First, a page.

The Weatherspoon's Blossum turns out to have been donated in 1981 by Robert Scull, probably the most famous [or infamous, depending] Pop Art collector of them all, in honor of Virginia Dwan, who has had a long, generous relationship to the museum.

For an artist who seems to have mysteriously disappeared from the art world, Vern[e] Blos[s]um sure left behind, not just an intriguing body of work, but also an incredible body of collectors.

The work continues.

I know what it is, and what it's for, and where it is, and what what. But still.

In a year when politicians' considerations of art have had considerable impact on art, artists, and the art world, it is fascinating to consider the official guidelines [pdf] for the Congressional Art Competition.

Founded in 1982, the Congressional Art Competition offers high school-age artists in each congressional district the chance to have their work exhibited on Capitol Hill, or in their representative's offices, for an entire year.

Each entry must be original in concept, design, and execution and may not violate any U.S. copyright laws. Any entry that has been copied from an existing photo (other than the student's own), painting, graphic, advertisement, or any other work produced by another person is a violation of the competition rules and will not be accepted. Work entered must be in the original medium (that is, not a scanned reproduction of a painting or drawing).


Artwork must adhere to the policy of the House Office Building Commission. In accordance with this policy, exhibits depicting subjects of contemporary political controversy or a sensationalistic or gruesome nature are not allowed. It is necessary that all artwork be reviewed by the panel chaired by the Architect of the Capitol and any portion not in consonance with the Commission's policy will be omitted from the exhibit. The panel will make the final decision regarding the suitability of all artwork for the Congressional Art Competition exhibition in the Capitol.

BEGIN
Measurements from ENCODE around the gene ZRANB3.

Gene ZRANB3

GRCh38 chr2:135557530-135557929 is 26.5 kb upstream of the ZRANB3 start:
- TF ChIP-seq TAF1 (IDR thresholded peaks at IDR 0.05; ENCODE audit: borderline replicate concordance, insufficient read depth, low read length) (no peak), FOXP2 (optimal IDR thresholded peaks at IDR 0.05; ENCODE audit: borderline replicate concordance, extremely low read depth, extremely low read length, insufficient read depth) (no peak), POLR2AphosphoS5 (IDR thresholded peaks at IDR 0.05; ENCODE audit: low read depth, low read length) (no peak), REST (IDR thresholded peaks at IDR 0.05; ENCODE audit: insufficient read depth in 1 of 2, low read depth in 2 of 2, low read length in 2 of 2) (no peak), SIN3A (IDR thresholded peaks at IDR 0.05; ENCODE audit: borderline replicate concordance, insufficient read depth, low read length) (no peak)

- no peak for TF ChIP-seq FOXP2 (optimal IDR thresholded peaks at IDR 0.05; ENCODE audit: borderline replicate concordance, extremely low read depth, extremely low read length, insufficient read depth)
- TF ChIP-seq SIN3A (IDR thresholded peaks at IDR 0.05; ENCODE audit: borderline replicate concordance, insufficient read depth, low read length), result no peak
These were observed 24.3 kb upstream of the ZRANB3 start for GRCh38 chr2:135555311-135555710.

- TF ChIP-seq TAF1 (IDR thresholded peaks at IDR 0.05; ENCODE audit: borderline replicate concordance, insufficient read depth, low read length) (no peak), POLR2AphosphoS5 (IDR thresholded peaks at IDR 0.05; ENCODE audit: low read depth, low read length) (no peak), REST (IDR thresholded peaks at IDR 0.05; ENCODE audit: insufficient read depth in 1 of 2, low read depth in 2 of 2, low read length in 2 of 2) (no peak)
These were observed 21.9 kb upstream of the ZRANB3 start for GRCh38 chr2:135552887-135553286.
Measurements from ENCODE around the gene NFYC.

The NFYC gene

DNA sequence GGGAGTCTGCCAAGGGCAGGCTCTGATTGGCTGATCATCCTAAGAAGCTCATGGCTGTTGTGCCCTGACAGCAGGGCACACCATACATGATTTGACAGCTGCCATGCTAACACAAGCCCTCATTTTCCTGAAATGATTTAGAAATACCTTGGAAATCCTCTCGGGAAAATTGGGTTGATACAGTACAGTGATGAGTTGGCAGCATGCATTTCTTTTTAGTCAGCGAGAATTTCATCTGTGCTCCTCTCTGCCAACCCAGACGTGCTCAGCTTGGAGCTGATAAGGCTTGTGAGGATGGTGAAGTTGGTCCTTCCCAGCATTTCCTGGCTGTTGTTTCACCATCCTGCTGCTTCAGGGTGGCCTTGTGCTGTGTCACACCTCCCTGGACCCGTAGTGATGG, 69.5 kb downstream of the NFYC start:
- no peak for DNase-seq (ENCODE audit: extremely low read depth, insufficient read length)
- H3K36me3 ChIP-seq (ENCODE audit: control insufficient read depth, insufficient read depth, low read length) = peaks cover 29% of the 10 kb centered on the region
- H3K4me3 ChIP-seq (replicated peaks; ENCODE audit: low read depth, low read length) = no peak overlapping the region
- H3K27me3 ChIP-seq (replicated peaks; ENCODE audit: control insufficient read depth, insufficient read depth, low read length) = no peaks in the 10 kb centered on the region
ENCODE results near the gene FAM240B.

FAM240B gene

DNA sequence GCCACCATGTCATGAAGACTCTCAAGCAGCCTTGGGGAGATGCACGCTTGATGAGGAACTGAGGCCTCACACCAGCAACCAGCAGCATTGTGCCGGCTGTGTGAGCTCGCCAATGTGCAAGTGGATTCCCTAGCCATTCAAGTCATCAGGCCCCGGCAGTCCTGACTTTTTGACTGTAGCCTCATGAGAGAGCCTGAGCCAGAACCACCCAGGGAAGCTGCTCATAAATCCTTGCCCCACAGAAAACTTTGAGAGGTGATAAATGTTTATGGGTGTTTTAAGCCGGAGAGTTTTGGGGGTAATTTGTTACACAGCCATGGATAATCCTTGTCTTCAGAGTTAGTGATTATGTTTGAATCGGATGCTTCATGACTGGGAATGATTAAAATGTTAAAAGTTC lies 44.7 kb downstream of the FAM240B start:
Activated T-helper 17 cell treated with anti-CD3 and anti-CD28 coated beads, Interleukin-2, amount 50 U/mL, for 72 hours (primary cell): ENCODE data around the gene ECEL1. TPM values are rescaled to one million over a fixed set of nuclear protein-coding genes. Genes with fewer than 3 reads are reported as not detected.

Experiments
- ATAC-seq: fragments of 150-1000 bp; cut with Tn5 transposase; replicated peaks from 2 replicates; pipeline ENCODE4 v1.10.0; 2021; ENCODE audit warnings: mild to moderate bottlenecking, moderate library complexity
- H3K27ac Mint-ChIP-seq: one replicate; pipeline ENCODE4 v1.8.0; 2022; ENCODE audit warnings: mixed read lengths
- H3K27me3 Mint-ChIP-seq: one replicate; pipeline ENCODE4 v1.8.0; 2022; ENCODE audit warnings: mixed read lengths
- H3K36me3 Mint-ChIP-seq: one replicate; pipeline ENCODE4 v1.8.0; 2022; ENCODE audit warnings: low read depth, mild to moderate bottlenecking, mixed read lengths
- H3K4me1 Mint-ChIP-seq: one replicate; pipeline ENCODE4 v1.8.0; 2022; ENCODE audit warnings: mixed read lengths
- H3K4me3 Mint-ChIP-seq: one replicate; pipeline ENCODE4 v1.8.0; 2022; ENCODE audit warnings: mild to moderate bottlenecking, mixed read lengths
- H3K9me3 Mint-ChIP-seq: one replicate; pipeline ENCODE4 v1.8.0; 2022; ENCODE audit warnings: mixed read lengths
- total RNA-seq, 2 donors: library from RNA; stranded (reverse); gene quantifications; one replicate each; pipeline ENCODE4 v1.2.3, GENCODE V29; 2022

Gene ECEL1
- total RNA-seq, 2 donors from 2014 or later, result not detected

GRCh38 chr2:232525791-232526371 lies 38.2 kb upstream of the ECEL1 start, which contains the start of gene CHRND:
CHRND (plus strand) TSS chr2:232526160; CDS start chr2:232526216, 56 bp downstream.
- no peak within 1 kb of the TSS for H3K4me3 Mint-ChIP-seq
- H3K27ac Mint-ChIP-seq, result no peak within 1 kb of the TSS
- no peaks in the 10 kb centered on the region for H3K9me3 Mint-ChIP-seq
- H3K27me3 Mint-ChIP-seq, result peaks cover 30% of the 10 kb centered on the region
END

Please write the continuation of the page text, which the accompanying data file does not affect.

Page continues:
a href="">An Artistic Discovery: The Congressional Art Competition [ via, thx @artisphere]

What's that, dear? Oh, nothing, just some legendary but unknown drafts for the first film adaptation of Ian Fleming's Casino Royale, by veteran Hollywood screenwriter Benjamin Hecht.

After reading various references to the early 60s script, Jeremy Duns decided to go looking for it, and whaddyaknow, there it was, sitting in Hecht's archive, which is at the Newberry Library in Chicago. Apparently, in the intervening decades, no one had ever bothered to actually look for it:

[T]hese drafts are a master-class in thriller-writing, from the man who arguably perfected the form with Notorious. Hecht made vice central to the plot, with Le Chiffre actively controlling a network of brothels and beautiful women who he is using to blackmail powerful people around the world. Just as the theme of Fleming's Goldfinger is avarice and power, the theme of Hecht's Casino Royale is sex and sin. It's an idea that seems obvious in hindsight, and Hecht used it both to raise the stakes of Fleming's plot and to deepen the story's emotional resonance.
It's exactly the kind of mind-boggling, serendipitous archive find that keeps me going on this Johns Flag hunt, even when the more skeptical part of me is saying, "Seriously, how could Jasper Johns' first flag painting have been stolen, and missing, and then resurface in his own dealer's office, and then disappear again, and no one knows where it is or even what actually happened to it?" But the more I dig and ask around, the more I find that, though plenty of people gossiped or speculated, almost no one has ever actually searched for it.

UPDATE/CLARIFICATION/APOLOGY/&C. Ha, ha, I guess if I think about it, yeah, my meant-to-be-exciting-thrill-of-discovery-in-uncharted-archives anecdote below could make actual archive professionals cringe. And I guess I didn't think of that. OR mean it as any kind of criticism of the way the AAA works, just the opposite, in fact.